Couples in “irregular situations” as well as “couples of the same sex” may receive priestly blessings, the Vatican said, so that these “human relationships may mature and grow in fidelity to the Gospel.”
“With its untiring wisdom and motherly care, the Church welcomes all who approach God with humble hearts, accompanying them with those spiritual aids that enable everyone to understand and realize God’s will fully in their existence,” the Vatican said.
The ruling finds the Vatican charting a direct course forward on an issue that has already deeply divided the Anglican church, and found conservative Catholic voices — particularly in the United States, Africa and Eastern Europe — denouncing any efforts to formalize same-sex blessings. Catholic priests in Western Europe and elsewhere have come under fire from conservatives, and even been chastised by the Vatican in the past, for engaging in same sex blessings.
The document contradicts a 2021 Vatican statement that confirmed a ban on blessing same-sex unions, calling them “not even remotely analogous to God’s plan for marriage and family.” Francis has since also notably removed the conservative officials said to be the architect of that decision and appointed a fellow Argentine who has taken a different view.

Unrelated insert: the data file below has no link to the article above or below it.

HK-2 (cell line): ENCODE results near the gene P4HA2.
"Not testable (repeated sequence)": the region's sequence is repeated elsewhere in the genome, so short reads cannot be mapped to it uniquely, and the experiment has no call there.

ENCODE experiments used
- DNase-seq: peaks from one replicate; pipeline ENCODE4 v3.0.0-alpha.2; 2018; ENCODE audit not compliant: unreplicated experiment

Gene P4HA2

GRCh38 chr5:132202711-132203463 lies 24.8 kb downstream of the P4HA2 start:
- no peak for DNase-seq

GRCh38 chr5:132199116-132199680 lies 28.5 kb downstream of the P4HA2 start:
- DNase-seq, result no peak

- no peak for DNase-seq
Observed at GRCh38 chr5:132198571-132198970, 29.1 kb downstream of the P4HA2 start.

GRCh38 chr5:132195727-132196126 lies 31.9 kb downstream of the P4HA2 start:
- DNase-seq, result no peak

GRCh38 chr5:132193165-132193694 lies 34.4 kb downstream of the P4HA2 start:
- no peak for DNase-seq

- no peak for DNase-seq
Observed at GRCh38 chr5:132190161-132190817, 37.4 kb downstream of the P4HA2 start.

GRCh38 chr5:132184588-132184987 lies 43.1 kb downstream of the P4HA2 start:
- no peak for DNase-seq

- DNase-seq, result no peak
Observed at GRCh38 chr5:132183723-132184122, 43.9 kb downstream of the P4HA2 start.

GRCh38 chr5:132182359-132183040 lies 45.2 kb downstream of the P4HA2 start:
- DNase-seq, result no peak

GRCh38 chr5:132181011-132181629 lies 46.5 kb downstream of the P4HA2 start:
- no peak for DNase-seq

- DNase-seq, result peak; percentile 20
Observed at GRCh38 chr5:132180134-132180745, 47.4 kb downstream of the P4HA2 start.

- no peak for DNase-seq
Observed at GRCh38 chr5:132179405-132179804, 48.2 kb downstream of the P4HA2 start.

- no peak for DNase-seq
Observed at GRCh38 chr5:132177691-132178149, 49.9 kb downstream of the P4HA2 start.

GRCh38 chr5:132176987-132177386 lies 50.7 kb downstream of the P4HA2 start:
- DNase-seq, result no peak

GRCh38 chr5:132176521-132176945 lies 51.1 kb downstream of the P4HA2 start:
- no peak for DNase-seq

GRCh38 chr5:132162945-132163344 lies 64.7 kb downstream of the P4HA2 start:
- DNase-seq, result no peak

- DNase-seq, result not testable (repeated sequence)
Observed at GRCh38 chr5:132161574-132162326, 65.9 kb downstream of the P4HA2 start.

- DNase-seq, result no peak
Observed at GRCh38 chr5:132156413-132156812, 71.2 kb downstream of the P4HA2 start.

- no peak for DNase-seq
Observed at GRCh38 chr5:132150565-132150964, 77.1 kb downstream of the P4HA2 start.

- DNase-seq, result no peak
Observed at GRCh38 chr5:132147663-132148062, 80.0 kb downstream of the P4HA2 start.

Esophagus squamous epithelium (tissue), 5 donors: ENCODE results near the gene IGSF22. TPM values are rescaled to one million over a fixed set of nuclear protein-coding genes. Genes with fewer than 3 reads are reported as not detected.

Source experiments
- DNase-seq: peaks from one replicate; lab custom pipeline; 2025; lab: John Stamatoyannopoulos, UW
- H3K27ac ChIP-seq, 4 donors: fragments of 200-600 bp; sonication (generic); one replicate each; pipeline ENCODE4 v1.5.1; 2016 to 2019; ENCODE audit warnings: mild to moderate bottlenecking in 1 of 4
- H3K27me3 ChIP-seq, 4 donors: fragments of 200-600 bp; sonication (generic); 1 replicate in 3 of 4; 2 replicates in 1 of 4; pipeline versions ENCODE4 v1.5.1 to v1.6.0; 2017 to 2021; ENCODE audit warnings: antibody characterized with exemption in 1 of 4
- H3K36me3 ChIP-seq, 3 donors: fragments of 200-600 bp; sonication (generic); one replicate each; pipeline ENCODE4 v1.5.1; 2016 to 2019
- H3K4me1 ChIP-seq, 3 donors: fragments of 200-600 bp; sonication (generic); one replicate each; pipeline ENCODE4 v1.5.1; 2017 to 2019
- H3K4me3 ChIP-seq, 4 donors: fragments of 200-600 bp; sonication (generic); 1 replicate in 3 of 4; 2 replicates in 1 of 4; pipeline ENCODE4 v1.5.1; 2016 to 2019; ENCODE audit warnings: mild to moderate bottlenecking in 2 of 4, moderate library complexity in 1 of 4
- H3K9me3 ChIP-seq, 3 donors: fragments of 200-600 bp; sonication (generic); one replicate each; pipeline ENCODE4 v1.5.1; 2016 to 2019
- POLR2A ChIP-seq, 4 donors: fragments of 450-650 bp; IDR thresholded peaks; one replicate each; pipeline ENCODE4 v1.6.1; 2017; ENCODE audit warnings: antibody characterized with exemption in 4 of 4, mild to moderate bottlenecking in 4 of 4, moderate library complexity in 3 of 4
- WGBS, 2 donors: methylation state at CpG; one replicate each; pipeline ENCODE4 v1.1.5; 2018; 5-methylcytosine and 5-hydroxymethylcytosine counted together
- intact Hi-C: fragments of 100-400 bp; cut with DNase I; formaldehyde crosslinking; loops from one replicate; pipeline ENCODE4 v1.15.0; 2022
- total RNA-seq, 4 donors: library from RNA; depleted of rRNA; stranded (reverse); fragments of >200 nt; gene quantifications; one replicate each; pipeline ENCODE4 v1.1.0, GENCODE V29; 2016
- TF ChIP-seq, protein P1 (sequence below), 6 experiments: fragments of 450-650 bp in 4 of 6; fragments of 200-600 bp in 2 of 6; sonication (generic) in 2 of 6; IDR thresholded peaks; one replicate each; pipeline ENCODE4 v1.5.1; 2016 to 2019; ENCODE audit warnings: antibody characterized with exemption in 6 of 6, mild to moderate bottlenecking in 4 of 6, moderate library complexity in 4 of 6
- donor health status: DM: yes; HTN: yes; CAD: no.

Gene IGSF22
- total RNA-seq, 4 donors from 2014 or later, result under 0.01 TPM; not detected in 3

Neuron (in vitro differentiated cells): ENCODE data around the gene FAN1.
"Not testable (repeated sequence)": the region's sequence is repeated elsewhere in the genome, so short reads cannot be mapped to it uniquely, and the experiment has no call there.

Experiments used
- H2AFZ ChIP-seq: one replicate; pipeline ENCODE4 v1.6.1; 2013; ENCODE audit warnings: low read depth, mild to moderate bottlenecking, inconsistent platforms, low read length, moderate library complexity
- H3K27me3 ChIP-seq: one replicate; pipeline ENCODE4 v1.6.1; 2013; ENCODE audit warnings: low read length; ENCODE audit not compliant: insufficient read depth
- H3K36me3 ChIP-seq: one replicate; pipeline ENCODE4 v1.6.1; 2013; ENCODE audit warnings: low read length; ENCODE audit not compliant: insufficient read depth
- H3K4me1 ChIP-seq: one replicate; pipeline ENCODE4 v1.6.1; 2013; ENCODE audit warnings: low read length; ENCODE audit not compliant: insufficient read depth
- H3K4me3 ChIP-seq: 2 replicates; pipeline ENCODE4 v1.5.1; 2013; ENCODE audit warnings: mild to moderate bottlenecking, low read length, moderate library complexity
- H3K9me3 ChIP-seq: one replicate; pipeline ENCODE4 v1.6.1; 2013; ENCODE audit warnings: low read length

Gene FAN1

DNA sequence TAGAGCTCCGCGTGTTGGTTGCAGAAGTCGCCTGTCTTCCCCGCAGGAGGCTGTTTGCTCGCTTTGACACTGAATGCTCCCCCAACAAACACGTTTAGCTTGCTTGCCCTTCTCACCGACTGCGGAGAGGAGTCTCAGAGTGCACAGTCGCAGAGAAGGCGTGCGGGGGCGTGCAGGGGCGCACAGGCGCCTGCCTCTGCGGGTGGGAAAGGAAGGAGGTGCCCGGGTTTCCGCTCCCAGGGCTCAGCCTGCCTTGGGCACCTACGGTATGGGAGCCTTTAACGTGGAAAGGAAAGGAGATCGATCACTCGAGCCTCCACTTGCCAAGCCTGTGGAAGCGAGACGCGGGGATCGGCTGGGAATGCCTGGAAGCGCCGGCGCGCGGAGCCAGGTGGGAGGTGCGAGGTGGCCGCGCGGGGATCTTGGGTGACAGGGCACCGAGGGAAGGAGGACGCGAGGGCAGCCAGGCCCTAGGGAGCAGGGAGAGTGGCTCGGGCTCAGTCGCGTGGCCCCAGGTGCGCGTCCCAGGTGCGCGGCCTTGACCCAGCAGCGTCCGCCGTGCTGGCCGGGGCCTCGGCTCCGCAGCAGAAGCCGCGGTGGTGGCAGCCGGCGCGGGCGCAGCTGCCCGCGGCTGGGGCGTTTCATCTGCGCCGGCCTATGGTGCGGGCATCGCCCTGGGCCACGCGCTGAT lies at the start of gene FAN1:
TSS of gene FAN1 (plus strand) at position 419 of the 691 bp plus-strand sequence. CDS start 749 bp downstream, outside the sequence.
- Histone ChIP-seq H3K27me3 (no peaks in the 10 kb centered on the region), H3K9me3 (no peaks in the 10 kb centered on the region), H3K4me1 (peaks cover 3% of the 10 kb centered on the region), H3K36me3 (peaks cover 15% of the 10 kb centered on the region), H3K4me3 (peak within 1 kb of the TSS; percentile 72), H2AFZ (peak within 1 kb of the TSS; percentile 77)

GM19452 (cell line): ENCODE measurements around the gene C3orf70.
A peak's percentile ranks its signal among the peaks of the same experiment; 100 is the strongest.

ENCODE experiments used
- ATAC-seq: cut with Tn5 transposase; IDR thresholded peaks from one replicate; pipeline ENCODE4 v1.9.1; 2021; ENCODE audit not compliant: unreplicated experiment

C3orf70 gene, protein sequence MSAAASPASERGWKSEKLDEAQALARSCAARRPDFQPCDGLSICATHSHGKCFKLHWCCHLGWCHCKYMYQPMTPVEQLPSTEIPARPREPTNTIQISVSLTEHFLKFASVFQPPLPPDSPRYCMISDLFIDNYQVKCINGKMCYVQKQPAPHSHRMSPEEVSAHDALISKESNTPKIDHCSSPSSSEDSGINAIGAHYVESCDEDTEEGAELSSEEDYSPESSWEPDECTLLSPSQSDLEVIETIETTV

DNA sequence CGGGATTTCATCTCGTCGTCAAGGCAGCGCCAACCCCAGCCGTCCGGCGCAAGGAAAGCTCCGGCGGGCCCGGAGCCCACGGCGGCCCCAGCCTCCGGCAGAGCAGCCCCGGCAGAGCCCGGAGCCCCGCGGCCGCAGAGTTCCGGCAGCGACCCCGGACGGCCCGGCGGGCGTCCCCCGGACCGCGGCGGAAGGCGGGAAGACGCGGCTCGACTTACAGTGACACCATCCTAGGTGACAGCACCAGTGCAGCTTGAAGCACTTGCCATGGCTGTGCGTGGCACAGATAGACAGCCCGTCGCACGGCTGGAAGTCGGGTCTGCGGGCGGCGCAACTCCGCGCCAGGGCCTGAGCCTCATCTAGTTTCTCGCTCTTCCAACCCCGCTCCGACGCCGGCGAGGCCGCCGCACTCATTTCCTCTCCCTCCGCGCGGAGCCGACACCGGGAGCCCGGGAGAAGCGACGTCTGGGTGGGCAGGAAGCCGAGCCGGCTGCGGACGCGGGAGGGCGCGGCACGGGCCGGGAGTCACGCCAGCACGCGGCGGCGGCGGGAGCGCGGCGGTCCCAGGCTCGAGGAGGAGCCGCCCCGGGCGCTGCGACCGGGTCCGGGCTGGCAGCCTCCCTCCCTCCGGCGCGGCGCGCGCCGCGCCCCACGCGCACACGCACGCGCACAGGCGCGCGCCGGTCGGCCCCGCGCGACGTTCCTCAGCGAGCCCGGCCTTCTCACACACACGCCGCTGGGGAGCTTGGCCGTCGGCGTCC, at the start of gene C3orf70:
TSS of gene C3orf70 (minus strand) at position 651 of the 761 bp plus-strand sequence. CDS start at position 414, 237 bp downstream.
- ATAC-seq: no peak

The expanded ruling on Monday appeared to once again starkly illustrate how Francis, who has moved against his conservative critics this year, appears to be growing less cautions in the latter stage of his papacy, even as he stakes out a more progressive position on same-sex blessings than the broader faith he leads.
How and whether to welcome LGBTQ+ Catholics became the most divisive issue in month-long October meeting on the direction of the faith in Vatican City, with the wording of a concluding report failing to use inclusive language coined by the pope himself and declining to even use the term LGBTQ.
“The Vatican’s new declaration is a huge a step forward for the church’s ministry for LGBTQ people,” said the Rev. James Martin, an American priest who ministers to the LGBTQ+ community and was handpicked as a delegate by Francis. “It provides guidelines, and it leaves a lot of it up to the minister. But this is a gift to LGBTQ Catholics and the document itself is a blessing.”